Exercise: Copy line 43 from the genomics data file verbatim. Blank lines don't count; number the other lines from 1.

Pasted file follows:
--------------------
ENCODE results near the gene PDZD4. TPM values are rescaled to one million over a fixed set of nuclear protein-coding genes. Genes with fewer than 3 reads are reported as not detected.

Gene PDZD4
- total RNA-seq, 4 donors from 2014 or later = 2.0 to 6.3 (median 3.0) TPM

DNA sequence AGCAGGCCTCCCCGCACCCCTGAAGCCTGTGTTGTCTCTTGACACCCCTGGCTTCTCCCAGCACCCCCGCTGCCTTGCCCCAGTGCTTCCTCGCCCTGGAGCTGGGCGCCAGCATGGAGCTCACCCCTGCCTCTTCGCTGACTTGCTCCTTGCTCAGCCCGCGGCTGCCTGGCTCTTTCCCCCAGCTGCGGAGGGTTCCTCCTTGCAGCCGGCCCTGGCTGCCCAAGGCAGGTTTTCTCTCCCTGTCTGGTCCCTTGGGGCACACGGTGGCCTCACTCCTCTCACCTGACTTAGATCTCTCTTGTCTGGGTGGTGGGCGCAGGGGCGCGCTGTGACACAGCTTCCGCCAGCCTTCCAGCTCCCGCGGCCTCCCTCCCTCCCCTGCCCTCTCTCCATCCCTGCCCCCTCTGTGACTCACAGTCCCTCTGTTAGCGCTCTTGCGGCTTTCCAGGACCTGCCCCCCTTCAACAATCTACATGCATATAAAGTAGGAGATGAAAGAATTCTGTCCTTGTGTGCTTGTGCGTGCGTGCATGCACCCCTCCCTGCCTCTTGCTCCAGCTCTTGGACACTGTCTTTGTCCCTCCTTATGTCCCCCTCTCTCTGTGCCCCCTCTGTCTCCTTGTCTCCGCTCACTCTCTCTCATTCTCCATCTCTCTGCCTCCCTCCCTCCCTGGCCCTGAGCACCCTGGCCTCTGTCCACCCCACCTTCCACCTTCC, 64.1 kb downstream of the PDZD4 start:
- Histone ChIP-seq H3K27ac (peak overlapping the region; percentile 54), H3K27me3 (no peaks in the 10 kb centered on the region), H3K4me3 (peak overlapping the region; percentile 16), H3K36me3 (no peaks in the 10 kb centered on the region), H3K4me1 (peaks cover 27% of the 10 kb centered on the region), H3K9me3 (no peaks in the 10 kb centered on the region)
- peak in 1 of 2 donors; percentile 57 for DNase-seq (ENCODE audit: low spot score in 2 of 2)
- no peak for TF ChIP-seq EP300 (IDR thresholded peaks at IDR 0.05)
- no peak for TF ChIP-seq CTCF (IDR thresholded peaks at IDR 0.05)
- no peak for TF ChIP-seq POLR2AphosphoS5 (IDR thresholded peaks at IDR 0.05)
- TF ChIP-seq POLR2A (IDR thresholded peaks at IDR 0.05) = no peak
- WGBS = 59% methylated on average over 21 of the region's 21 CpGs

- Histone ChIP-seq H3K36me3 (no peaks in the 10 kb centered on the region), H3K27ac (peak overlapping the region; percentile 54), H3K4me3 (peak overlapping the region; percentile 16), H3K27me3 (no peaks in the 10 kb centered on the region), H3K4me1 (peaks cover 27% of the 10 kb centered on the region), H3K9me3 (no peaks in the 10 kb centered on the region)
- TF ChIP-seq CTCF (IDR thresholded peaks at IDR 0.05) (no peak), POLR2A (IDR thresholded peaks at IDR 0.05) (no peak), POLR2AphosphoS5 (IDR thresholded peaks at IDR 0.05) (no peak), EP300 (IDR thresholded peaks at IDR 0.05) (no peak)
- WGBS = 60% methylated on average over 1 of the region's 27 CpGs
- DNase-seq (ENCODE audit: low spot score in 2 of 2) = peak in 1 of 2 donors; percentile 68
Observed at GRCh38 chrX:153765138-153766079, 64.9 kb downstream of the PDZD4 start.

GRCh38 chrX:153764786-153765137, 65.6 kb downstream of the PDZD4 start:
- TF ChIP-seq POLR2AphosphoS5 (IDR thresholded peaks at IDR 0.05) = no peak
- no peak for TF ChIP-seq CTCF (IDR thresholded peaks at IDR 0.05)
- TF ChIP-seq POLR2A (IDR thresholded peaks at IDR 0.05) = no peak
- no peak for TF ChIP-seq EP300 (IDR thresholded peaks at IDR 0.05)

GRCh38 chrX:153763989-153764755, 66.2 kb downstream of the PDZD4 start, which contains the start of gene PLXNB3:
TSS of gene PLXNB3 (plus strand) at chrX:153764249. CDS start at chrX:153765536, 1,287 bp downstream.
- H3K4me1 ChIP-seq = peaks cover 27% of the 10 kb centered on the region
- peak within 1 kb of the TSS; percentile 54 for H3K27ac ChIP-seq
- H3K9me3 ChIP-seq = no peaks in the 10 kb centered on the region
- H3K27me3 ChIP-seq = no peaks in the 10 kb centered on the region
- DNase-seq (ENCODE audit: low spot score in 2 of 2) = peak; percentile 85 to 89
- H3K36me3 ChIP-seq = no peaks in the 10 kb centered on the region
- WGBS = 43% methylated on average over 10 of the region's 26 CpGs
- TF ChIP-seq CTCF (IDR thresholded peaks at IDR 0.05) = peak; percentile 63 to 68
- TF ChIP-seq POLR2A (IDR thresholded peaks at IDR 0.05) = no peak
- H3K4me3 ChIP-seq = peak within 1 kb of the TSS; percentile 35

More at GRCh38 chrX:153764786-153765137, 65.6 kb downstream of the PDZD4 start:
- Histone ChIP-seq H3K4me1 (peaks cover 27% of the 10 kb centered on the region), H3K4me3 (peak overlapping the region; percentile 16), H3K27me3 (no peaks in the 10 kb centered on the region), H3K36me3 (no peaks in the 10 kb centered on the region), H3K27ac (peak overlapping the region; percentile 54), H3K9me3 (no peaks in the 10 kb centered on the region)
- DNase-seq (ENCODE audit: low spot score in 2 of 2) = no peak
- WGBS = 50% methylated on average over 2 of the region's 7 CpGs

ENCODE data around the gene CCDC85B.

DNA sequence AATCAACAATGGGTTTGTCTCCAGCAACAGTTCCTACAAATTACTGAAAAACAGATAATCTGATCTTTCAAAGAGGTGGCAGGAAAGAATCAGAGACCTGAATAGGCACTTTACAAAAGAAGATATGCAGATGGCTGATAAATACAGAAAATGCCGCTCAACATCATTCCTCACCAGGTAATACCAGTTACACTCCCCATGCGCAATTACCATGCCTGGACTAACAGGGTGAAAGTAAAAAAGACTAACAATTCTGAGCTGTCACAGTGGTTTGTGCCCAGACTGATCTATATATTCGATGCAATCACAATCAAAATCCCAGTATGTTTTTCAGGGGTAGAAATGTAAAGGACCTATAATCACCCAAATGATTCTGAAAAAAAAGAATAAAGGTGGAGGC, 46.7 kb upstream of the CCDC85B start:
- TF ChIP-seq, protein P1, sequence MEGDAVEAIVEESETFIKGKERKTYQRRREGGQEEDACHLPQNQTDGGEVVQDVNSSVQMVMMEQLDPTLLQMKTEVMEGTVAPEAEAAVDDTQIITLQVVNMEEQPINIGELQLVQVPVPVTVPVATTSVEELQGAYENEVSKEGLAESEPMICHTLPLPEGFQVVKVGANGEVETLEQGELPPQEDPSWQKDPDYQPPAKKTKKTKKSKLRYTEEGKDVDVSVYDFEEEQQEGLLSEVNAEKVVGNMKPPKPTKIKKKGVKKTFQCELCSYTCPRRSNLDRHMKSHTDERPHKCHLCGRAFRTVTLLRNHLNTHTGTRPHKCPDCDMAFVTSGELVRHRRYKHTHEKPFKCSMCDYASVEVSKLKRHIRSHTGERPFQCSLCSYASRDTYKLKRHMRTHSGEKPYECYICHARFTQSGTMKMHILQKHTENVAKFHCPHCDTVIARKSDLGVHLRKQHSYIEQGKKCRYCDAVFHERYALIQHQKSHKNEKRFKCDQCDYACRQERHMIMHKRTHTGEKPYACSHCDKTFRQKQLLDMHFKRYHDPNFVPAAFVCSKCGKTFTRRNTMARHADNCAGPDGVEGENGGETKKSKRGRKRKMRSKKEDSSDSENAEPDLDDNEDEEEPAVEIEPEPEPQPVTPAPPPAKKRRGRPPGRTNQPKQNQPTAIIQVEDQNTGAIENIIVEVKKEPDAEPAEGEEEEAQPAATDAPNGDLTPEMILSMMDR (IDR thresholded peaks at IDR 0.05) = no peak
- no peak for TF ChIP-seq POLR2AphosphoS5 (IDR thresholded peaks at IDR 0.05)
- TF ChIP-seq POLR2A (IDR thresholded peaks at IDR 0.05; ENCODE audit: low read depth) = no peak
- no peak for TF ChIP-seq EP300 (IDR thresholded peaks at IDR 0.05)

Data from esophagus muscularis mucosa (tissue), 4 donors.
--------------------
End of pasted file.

- no peak for TF ChIP-seq EP300 (IDR thresholded peaks at IDR 0.05)